8. "It is our expression that the flux between that which isn't and that which won't be, or the state that is commonly and absurdly called "existence," is a rhythm of heavens and hells: that the damned won't stay damned; that salvation only precedes perdition. The inference is that some day our accursed tatterdemalions will be sleek angels. Then the sub-inference is that some later day, back they'll go whence they came."
Author: Charles Fort
9. "A mere inference or theory must give way to a truth revealed; but a scientific truth must be maintained, however contradictory it may appear to the most cherished doctrines of religion."
Author: David Brewster
10. "He was thinking about automated teller machines. The term was aged and burdened by its own historical memory. It worked at cross-purposes, unable to escape the inferences of fuddled human personnel and jerky moving parts. The term was part of the process that the device was meant to replace. It was anti-futuristic, so cumbrous and mechanical that even the acronym seemed dated."
Author: Don DeLillo
11. "Photography is very presumptuous. Photographers are always photographing other people's lives - something they know nothing about - and drawing great inferences into it."
Author: Duane Michals
12. "And the user may have a higher comfort level deciding what information to provide rather than worrying about what inferences might be made from what they've gathered."
Author: Edward Felten
13. "A PRAYER The supreme prayer of my heart is not to be learned, rich, famous, powerful, or "good," but simply to be radiant. I desire to radiate health, cheerfulness, calm courage and good will. I wish to live without hate, whim, jealousy, envy, fear. I wish to be simple, honest, frank, natural, clean in mind and clean in body, unaffected—ready to say "I do not know," if it be so, and to meet all men on an absolute equality—to face any obstacle and meet every difficulty unabashed and unafraid. I wish others to live their lives, too—up to their highest, fullest and best. To that end I pray that I may never meddle, interfere, dictate, give advice that is not wanted, or assist when my services are not needed. If I can help people, I'll do it by giving them a chance to help themselves; and if I can uplift or inspire, let it be by example, inference, and suggestion, rather than by injunction and dictation."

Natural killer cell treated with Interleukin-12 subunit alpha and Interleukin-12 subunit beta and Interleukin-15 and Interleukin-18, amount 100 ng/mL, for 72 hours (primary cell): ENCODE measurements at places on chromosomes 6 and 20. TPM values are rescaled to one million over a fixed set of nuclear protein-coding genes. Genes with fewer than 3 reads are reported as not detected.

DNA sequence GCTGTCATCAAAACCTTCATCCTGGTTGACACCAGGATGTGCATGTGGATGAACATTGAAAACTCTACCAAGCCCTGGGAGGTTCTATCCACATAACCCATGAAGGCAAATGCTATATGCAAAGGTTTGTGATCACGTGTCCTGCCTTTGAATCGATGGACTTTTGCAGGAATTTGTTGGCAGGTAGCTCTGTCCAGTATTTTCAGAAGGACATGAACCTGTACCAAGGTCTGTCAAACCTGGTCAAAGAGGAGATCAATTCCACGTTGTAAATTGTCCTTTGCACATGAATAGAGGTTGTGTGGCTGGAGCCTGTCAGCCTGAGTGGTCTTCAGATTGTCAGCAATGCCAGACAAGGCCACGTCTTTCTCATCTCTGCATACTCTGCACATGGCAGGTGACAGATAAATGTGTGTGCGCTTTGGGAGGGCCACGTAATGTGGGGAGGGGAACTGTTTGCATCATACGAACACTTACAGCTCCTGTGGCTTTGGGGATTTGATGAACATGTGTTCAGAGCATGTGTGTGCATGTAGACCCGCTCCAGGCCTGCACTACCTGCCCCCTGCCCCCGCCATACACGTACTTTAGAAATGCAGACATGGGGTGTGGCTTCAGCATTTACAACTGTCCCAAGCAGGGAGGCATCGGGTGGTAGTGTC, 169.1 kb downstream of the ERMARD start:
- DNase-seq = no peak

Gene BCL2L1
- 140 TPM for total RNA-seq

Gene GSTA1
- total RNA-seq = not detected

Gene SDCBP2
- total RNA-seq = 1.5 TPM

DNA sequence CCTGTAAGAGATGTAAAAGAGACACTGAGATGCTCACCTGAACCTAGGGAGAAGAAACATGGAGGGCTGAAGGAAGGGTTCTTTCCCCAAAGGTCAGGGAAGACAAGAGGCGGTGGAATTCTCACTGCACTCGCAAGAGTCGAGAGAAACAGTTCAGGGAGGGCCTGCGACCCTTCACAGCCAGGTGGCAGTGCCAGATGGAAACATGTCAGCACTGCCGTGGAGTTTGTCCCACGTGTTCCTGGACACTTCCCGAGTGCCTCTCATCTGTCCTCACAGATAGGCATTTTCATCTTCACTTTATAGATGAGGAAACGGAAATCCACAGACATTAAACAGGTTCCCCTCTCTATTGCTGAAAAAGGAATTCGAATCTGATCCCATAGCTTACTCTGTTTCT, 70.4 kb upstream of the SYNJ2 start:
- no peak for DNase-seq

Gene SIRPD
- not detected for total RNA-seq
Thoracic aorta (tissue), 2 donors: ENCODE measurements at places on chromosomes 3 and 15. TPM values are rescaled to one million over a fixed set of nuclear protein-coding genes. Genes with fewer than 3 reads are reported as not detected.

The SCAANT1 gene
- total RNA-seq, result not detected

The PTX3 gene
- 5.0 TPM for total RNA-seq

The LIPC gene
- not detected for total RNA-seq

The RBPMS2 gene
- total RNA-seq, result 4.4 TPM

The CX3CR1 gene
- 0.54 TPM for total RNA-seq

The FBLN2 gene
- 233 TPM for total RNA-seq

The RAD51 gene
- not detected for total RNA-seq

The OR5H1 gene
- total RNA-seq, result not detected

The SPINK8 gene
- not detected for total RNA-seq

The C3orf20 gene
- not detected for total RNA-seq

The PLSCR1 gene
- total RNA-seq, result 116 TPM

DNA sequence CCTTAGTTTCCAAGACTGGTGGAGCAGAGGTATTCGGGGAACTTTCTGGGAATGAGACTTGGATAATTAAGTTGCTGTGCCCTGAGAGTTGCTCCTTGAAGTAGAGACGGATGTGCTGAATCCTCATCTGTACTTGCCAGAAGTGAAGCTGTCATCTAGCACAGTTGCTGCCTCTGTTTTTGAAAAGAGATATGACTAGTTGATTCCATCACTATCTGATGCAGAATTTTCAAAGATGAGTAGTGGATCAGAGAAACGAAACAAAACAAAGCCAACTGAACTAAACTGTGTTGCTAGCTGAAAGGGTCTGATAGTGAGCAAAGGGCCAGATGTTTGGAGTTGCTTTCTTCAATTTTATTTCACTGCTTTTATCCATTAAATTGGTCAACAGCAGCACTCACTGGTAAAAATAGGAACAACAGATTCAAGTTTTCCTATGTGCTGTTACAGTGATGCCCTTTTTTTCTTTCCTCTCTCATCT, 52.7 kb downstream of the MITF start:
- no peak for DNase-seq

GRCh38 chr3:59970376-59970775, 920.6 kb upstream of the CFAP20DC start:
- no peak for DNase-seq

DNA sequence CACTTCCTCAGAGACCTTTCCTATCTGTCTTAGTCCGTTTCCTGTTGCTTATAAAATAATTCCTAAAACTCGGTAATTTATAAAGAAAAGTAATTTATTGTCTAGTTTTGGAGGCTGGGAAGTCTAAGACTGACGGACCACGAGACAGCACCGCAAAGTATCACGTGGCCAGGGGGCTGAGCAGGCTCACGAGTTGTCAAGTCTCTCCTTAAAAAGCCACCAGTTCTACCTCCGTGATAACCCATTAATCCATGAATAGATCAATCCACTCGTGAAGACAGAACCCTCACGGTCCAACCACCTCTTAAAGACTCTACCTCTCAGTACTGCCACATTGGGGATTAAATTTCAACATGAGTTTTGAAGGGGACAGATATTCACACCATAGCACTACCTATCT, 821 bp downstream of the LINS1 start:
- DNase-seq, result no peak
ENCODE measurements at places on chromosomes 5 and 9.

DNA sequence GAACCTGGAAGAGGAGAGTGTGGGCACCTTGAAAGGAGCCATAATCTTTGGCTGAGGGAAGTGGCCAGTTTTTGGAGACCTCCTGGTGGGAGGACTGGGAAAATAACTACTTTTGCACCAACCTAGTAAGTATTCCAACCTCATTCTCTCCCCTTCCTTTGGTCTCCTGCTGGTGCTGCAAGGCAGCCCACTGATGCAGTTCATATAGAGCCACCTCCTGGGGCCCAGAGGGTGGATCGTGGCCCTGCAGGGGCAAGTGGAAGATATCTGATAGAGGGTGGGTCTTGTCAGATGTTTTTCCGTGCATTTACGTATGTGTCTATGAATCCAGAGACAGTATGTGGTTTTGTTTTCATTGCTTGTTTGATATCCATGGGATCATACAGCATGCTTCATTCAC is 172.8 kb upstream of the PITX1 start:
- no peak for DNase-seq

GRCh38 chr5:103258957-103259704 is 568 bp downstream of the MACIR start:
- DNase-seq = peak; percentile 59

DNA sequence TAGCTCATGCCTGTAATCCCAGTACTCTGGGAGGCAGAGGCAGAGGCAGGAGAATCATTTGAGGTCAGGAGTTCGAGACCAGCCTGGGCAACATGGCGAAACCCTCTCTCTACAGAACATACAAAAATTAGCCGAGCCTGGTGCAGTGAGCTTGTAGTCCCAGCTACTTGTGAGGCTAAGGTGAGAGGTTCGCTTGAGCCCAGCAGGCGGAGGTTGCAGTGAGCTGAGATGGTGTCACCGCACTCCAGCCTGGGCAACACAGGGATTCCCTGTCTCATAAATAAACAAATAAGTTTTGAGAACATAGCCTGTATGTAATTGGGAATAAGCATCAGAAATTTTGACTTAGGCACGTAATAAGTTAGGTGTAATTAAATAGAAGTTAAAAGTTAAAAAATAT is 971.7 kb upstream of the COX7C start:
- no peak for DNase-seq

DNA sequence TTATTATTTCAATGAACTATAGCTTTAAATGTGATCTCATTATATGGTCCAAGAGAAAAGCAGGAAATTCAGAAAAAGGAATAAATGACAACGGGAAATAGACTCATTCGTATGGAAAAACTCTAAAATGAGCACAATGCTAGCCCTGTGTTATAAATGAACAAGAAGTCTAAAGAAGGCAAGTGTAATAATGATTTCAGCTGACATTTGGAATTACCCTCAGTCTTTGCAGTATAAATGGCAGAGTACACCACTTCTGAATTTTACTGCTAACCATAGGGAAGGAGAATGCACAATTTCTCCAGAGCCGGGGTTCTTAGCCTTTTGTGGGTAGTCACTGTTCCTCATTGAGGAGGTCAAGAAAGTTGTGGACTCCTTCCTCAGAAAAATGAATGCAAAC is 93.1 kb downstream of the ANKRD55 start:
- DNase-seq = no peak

Author: Elbert Hubbard
14. "People who have given us their complete confidence believe that they have a right to ours. The inference is false, a gift confers no rights."
Author: Friedrich Nietzsche
15. "Now, Kalamas, don't go by reports, by legends, by traditions, by scripture, by logical conjecture, by inference, by analogies, by agreement through pondering views, by probability, or by the thought, ‘This contemplative is our teacher.' When you know for yourselves that, ‘These qualities are skillful; these qualities are blameless; these qualities are praised by the wise; these qualities, when adopted & carried out, lead to welfare & to happiness' — then you should enter & remain in them.[Kalama Sutta, AN 3.65]"
Author: Gautama Buddha
16. "Could there be a slenderer, more insignificant thread in human history than this consciousness of a girl, busy with her small inferences of the way in which she could make her life pleasant?"
Author: George Eliot
17. "The Vicar's talk was not always inspiriting: he had escaped being a Pharisee, but he had not escaped that low estimate of possibilities which we rather hastily arrive at as an inference from our own failure."